It's not at all surprising to learn that fake reviews have long found refuge online, thanks in part to loose monitoring by some of the big internet companies. Today, the UK's Competition and Markets Authority (CMA) has urged Facebook and eBay, two of the world's largest online brands, to purge their platforms of fake reviews.
The CMA says it has found more than 100 eBay listings that sell fake reviews and 26 Facebook groups where members offer fake review services. In these same Facebook communities, businesses also hire people to write misleading product and online reviews.
These findings are the result of the CMA's investigation conducted between November 2018 and June 2019, indicating that "there is a thriving marketplace for fake and misleading online reviews." Of course, the British competition regulator doesn't directly accuse both Facebook and eBay of abetting this type of misconduct online, but it is urging both companies to curb the spread of fake reviews across their platforms.
Regarding the proliferation of misleading online reviews, CMA Chief Executive Andrea Coscelli said:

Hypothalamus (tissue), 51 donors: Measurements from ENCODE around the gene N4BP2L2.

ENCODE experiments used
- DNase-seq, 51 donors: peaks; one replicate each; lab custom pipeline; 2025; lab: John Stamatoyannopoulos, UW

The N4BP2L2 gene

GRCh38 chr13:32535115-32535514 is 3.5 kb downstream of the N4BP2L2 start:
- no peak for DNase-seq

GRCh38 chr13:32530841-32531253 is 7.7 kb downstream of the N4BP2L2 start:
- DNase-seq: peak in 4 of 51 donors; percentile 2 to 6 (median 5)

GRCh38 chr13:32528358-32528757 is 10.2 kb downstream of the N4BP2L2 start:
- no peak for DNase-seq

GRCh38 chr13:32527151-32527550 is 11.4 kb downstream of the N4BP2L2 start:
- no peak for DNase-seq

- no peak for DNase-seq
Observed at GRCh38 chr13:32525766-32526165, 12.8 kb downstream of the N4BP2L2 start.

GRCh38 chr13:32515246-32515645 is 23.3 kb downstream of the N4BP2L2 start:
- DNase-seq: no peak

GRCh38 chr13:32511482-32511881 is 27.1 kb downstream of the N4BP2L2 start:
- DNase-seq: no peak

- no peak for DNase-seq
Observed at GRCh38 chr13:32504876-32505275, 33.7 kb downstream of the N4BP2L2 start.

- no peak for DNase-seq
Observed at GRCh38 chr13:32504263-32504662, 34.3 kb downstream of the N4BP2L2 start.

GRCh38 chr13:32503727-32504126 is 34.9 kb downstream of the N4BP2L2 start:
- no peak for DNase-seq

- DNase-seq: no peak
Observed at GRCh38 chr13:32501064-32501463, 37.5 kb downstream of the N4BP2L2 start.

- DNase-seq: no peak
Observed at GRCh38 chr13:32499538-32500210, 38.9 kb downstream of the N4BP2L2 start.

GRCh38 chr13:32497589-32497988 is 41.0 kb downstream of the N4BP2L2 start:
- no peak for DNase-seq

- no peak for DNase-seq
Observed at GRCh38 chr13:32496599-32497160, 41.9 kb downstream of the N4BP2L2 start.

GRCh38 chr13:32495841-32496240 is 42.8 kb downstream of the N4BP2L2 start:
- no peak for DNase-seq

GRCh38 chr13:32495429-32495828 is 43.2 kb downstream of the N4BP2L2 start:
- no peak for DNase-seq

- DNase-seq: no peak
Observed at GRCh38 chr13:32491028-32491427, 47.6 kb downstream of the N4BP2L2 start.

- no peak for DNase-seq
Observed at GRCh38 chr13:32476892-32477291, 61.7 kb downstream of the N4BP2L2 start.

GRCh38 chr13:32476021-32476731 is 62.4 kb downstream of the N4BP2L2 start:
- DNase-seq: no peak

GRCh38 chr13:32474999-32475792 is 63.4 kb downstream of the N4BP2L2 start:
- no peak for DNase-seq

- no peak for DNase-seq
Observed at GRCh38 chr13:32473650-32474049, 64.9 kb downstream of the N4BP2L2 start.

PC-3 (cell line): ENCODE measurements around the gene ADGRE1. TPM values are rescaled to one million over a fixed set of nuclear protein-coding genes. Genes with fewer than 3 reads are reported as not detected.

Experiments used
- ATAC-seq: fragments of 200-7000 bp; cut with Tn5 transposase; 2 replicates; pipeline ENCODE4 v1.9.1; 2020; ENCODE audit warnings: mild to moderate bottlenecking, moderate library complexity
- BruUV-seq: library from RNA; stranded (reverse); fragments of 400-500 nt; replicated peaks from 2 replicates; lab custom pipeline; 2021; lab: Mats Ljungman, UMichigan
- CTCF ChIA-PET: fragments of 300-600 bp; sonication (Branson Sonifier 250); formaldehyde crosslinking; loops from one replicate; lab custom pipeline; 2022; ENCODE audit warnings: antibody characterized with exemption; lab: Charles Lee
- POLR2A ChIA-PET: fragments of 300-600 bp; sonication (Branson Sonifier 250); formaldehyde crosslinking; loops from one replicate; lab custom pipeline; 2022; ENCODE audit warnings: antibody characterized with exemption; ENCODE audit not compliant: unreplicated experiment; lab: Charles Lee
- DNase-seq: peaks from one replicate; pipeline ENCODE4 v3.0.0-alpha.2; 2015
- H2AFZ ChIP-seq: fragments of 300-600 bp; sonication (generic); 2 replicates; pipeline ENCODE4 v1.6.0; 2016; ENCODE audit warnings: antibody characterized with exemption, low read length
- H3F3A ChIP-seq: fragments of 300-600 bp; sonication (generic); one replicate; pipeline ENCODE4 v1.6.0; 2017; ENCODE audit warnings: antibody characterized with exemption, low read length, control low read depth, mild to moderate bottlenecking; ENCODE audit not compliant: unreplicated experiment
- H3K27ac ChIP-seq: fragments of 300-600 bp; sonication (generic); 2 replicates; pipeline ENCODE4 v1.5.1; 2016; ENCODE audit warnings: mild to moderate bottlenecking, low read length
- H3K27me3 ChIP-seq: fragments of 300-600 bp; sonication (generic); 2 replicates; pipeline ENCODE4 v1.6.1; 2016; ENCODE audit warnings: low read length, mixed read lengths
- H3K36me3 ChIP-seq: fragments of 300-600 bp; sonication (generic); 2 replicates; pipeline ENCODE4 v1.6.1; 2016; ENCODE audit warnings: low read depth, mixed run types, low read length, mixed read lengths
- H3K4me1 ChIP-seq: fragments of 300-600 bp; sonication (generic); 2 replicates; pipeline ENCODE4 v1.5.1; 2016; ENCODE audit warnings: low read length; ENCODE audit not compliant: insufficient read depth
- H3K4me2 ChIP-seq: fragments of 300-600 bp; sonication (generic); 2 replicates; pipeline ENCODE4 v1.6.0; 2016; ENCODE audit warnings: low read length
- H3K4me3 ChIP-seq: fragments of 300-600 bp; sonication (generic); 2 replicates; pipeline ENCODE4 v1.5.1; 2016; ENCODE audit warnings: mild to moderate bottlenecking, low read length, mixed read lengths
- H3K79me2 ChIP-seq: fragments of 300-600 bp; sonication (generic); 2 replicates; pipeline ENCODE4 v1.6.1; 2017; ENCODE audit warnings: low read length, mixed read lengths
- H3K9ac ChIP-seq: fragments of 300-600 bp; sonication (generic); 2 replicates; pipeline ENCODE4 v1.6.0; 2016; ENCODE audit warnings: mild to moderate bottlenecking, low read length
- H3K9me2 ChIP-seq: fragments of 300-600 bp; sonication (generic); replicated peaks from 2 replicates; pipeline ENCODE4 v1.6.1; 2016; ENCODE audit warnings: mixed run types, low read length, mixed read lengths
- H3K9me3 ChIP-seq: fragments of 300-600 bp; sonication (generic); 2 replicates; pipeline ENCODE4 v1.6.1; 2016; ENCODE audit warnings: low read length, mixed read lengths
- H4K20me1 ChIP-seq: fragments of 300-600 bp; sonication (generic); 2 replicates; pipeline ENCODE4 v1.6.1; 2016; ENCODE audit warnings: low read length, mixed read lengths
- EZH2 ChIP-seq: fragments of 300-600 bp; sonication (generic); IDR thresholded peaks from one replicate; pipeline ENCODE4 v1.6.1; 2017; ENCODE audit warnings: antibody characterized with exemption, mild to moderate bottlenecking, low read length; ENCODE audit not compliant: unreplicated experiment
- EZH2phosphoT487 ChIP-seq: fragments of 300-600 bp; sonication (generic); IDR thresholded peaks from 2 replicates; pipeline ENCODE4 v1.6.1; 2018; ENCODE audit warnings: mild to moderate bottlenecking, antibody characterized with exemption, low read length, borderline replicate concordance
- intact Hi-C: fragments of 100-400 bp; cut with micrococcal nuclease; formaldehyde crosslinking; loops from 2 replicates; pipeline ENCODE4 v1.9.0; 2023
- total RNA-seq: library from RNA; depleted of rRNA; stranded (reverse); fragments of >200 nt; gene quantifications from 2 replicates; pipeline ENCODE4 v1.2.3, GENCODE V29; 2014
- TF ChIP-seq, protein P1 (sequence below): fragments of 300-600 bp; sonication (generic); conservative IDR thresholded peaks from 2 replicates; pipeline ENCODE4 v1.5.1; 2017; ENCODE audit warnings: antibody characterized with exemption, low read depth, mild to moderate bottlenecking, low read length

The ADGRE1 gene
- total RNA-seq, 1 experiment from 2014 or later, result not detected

"Lots of us rely on reviews when shopping online to decide what to buy. It is important that people are able to trust that reviews are genuine, rather than something someone has been paid to write. Fake reviews mean that people might make the wrong choice and end up with a product or service that’s not right for them. They’re also unfair to businesses who do the right thing."
For their parts, Facebook and eBay vow to cooperate with the CMA's request, which is part of a wider effort to address misleading reviews online. In addition, it builds upon previous initiatives to keep consumers safe from deceptive content on the internet. The regulators note that "misleading reviews not only lead to people making poorly informed choices and buying the wrong products, but they are also illegal under consumer protection law."
On Thursday, the CMA wrote to both companies asking them to remove misleading reviews from their services and curb their spread moving forward. So far, the majority of the 26 groups in question have since been taken down, according to Facebook.